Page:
Survivalism & Self Sufficiency Topics > Homesteading and Self Reliant Living

Hobbies, a prepper/homesteader perspective

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IKN:
What hobbies do you have that you have found to benefit your preparations ?

For instance, I have two that I'm finding invaluable.
The first is my small, hobby metal working shop. Having the ability to design and make items that are expensive or unavailable to order/buy.
While it's a fairly expensive hobby to get into, it can and does have the ability to create an income stream doing work for others or making and selling items.
I've also made sure my equipment is able to be powered from a small generator if it becomes necessary.

The other is Open Source Electronics. Platforms such as Arduino, TI MSP Launchpad, and Raspberry Pi along with the multitude of electronic sensors, motion control devices, and many others components allow for the possibility of custom controls, monitoring, or other needs.
Not growing up with computers, I'm still trying to learn code writing, but this has many possible advantages much like my metalworking hobby.

Hunting, fishing, and gardening are 3 other hobbies that come to mind for obvious reasons, but I found myself wondering what other hobbies people had that benefitted their prepper/homesteading life-style ?

fritz_monroe:
Funny, I was going to start a similar thread.

I'm also a fan of electronics.  I have a couple Arduinos, but haven't have the time to play around with them.  But I do make various projects out of Raspberry Pi computers.

Along with this, I just got a 3D printer.  I know that most people make a bunch of decorative junk.  I stick to useful stuff.  I've printed a many cases for various electronics projects.  A bench power supply case that I haven't built yet, but uses an ATx power supply.  Multiple different sized boxes to make Harbor Freight storage boxes more useful for my uses.  A replacement handle for a spatula we use often.  Multiple little bits and pieces to use in the camper.  Lots of parts to make the 3D printer more user friendly and efficient.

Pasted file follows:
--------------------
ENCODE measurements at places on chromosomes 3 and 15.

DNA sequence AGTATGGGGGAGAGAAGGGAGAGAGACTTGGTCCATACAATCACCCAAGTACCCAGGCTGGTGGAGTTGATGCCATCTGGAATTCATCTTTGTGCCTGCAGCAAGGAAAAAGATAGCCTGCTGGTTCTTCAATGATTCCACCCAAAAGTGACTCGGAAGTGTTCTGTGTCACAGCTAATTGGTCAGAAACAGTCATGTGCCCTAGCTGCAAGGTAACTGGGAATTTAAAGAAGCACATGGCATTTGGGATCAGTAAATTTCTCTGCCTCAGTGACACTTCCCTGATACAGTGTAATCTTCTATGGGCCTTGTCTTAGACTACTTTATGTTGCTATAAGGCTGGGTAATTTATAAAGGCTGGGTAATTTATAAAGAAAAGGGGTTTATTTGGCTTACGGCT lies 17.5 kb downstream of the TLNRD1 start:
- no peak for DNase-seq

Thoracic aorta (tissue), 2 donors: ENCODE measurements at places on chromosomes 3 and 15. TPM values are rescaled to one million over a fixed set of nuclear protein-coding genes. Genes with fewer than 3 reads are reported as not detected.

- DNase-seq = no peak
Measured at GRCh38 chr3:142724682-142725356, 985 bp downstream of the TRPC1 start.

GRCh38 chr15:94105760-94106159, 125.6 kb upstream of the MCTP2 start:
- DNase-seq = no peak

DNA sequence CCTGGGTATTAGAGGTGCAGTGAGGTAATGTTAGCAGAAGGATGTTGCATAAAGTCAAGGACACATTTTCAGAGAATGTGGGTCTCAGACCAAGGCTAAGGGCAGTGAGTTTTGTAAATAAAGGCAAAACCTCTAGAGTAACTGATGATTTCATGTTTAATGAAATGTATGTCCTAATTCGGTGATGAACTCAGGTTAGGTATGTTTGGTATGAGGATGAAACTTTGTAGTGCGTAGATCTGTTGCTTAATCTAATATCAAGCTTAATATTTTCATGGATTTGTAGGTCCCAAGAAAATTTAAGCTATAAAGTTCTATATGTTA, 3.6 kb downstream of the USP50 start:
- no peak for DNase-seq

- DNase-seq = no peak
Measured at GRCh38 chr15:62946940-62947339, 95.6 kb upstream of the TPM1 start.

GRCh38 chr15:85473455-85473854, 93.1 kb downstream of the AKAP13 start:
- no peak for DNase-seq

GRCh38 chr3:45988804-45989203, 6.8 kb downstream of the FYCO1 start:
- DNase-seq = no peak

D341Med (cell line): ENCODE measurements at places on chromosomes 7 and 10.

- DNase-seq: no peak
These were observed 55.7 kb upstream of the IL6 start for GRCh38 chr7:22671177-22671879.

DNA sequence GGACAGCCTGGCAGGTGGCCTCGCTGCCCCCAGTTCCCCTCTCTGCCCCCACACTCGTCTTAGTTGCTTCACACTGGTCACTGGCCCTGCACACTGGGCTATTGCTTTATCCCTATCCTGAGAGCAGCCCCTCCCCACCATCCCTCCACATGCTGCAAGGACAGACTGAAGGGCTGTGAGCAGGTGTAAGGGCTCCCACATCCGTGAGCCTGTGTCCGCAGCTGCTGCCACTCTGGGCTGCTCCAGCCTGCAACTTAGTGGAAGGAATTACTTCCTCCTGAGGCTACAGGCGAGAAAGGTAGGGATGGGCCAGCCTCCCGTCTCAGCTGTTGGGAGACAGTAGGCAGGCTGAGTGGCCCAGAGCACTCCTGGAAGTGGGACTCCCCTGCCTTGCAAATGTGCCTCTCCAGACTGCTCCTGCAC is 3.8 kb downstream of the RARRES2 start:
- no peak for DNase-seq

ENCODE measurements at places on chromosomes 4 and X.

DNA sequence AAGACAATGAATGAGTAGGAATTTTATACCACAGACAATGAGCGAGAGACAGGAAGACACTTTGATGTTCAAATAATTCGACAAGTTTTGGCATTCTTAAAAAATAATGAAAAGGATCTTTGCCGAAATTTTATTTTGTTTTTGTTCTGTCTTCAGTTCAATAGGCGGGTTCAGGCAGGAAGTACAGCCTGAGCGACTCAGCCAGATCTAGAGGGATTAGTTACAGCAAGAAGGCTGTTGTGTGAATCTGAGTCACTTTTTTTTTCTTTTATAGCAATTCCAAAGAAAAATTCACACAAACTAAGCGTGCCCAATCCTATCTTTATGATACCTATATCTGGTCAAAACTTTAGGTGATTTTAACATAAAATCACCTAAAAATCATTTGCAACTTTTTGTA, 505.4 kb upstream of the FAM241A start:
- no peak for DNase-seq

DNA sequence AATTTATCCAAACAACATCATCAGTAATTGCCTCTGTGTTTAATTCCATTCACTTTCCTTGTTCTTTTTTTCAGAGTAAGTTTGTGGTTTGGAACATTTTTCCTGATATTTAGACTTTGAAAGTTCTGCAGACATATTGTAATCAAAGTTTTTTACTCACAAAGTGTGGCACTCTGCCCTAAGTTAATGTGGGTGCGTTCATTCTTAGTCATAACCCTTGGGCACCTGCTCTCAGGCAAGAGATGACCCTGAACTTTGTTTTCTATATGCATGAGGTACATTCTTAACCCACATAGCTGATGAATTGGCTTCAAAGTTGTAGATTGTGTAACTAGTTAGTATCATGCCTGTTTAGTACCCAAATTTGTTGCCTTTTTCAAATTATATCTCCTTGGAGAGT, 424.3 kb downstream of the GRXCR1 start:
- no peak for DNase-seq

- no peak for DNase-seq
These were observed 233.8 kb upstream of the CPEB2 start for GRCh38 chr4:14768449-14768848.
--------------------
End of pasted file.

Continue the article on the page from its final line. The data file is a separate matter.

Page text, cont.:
So far, the most useful has been a power supply that uses my Ryobi batteries to supply 5V USB or up to 18V via banana plug.

I have yet to get into designing via CAD, but it's just a matter of time before I do that.

IKN:
I haven't ventured into 3D printing yet. It seems like something I should try eventually for making custom project boxes or other parts.
I'd be interested to hear what type of printer you have and your thoughts on it or others you're familiar with.

I occasionally use the free 2D CAD program from eMachineshop (https://www.emachineshop.com/).
While it's only a simple 2D program, there are a ton of YouTube videos and Tutorials for it. It has a lot of the functionality of 3D programs which would transfer over and did I mention "It's FREE" ! LOL

fritz_monroe:

--- Quote from: IKN on February 15, 2020, 05:37:03 PM ---I haven't ventured into 3D printing yet. It seems like something I should try eventually for making custom project boxes or other parts.
I'd be interested to hear what type of printer you have and your thoughts on it or others you're familiar with.

--- End quote ---
I have a Creality Ender 3 Pro.  I decided to go with for a couple of reasons.  First, it's inexpensive.  The Ender 3 is likely the best selling 3D printer.  I chose the Pro over the standard is the bottom rail is much bigger, so it's stronger and the Pro has a magnetic print bed.  But the vast majority of parts for the Ender 3 also fits the Pro.

I really don't know much about any others.  I just got this in December.  By numbers, I have printed many more parts for the 3D printer than I've printed for all other purposes combined.

Carver:
Just to turn it around a bit, how can some hobbies be preparedness related? I'm a fan of watching "Tracks Ahead" about model railroading and restoration of trains. How could that connect with preparedness? I'm not a doer, only a watcher but these people are really, really into it.

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